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Doing Business in China


Doing Business in China


Head of the Economic and Commercial Office

Alessandra PALUMBO

Tel.0086 21 65965900 ext. 114. 

Competences of Economic and Commercial Office

The Economic and Commercial Office of the Consulate General offers support to the Italian economic, financial and commercial interests in the Consular area (Shanghai Municipality, the provincial governments of Anhui, Jiangsu and Zhejiang), in close cooperation with the Economic and Commercial Office of the Embassy in Beijing.

The Office develops the economic and commercial relations between Italy and China focusing on the five key priority areas identified by the Italy-China Intergovernmental Committee, in which Italy has extensive know-how and China a substantial demand, namely: sustainable urbanization, green technologies, welfare and health services, modern agro-food industry, and the aerospace industry. The Office also promotes the flow of Italian investments in China and the attraction of Chinese investments to Italy.

To achieve such objectives, the Economic and Commercial Office maintains contacts with Chinese and international institutions and organizations, both public and private, which operate in the fields of economy, trade, research and development; participates in trade shows, conferences, seminars and promotional events; ensures the coordination with ICE/Italian Trade Agency (responsible for the promotion of Italian products abroad, the organization and participation in trade shows, assistance and information to Italian companies), and with the Italian Chamber of Commerce in China (which offers general assistance to its members). After having evaluated the circumstances of the case, the Economic and Commercial Office can also intervene in commercial disputes between Italian operators and Chinese counterparts by reporting the incident to the local authorities.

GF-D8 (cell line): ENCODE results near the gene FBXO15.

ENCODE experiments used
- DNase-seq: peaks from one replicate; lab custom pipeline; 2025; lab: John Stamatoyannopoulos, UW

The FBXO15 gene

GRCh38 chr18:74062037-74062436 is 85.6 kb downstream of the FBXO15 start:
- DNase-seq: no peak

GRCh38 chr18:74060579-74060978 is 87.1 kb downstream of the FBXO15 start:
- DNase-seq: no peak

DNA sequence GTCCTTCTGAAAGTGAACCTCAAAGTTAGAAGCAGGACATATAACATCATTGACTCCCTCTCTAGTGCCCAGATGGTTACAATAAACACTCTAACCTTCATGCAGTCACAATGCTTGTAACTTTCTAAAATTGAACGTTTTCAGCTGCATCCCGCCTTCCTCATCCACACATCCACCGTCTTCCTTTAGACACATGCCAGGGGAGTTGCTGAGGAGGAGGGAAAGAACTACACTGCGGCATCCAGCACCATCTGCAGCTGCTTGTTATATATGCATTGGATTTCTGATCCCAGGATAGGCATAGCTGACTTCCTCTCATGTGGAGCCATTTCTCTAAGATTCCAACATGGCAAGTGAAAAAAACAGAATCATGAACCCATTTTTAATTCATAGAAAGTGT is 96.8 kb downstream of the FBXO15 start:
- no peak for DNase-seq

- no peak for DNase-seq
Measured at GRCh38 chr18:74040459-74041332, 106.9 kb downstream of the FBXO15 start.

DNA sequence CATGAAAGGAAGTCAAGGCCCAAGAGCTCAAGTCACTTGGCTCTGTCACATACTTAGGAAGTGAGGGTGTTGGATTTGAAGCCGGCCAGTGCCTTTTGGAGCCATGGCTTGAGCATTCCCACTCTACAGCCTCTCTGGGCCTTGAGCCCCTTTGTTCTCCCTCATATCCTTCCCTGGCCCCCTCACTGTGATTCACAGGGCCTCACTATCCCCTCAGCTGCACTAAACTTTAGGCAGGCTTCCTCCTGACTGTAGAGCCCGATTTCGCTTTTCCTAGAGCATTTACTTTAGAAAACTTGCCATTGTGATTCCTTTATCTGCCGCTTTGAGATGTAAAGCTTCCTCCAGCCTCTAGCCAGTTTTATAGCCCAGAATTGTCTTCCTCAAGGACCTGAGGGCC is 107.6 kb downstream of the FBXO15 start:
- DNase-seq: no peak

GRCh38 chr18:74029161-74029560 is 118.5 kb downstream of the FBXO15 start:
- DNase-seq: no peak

Bilateral Economic Relations

Italy and China are instrumental trading partners, with an annual trade of about 35 billion euros. Vis-a-vis China, Italy is suffering a significant trade deficit, growing in structural terms in the past 15 years. Rebalancing this asymmetry is an objective shared by the two countries.

Italian exports to China are particularly driven by machinery, equipment, vehicles, clothing, pharmaceuticals and agro-food.

In June 2014 in Beijing, the Prime Minister of Italy, Matteo Renzi, and the Prime Minister of China, Li Keqiang, adopted a three-year Action Plan in the economic, commercial and financial fields. The governments of Italy and China have an agenda focusing on the key priorities of their economic systems. Green technologies, agro-food, sustainable urbanization, health services and the aerospace industry are fields in which the two countries can work together, aware of the perfect complementarity between the Italian technological and industrial offer and the Chinese demand caused by the extraordinary development of China.

As for investments, the stocks of Italian FDI in China exceed 12 billion euros. In terms of attraction of Chinese investments, especially financial, Italy ranks first among the Eurozone countries in the period 2014-2015.

The Italy-China Intergovernmental Committee – main instrument of the bilateral Strategic Partnership – is the steering committee of the bilateral dialogue. In addition to this, within the framework of the Joint Economic and Commercial Committee, representatives of the two countries discuss issues such as market access, IPR protection and the strengthening of trade and mutual investments.

The two countries have also created the Italy-China Business Forum (opened in Beijing by the two Prime Ministers in June 2014). Italian and Chinese entrepreneurs have therefore a permanent dedicated forum working in parallel with the intergovernmental dialogue, facilitating the exchange of information and know-how, industrial and investment proposals.

Italian presence in Shanghai

In the Consular area there are over 1,000 Italian companies, mainly in Shanghai and Jiangsu, but with a certain presence also in Zhejiang and to a less extent in Anhui.


Economic operators can address their inquiries about legal and financial advice, market research, incorporation, general assistance and other consultancy services to ICE/Italian Trade Agency ( and the Italian Chamber of Commerce in China (

In Eastern China there are several law firms and consulting companies with Italian professionals (click here to download the list).

In Shanghai there are representative offices and/or operating branches of the main Italian Banks.

Chinese Investment in Italy

Over the past two years, Chinese investments in Italy have increased significantly. Only in 2013, China had invested about 2 billion/EUR in Italy and our country had invested about 20 billion/EUR in China.